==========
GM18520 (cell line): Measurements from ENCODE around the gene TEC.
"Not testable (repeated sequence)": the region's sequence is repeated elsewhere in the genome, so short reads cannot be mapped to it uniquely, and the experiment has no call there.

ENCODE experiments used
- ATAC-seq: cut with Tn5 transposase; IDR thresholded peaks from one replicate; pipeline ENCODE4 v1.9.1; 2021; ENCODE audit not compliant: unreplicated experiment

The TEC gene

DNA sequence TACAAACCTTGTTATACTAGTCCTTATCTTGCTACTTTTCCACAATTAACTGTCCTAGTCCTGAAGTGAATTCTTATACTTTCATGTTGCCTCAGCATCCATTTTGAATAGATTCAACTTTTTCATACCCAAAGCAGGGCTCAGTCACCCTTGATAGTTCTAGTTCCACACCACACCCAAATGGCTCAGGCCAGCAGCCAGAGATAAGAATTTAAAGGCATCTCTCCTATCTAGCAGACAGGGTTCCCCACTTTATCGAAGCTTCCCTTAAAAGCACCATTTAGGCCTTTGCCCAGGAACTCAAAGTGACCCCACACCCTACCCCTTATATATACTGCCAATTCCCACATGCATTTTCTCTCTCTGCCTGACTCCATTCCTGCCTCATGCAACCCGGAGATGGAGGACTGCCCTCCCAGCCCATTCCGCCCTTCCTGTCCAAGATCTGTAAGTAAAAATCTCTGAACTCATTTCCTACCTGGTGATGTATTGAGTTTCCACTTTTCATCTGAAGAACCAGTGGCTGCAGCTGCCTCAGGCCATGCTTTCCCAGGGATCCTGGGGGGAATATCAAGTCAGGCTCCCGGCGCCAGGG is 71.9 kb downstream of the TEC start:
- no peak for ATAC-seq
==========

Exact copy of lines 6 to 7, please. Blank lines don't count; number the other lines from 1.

DNA sequence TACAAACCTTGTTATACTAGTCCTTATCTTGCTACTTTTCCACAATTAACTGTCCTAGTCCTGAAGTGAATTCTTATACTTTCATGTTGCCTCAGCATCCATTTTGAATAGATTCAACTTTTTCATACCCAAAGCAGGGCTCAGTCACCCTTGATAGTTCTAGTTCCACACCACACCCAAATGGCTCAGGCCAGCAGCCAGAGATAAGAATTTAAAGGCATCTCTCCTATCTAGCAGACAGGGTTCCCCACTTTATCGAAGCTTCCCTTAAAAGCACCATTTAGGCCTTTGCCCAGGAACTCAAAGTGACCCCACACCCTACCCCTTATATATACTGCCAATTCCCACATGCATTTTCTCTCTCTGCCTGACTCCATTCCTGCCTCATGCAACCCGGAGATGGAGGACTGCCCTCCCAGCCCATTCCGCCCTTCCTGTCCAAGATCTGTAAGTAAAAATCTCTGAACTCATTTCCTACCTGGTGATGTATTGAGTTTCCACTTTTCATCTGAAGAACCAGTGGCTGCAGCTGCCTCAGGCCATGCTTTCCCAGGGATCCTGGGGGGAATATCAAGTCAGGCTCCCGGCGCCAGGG is 71.9 kb downstream of the TEC start:
- no peak for ATAC-seq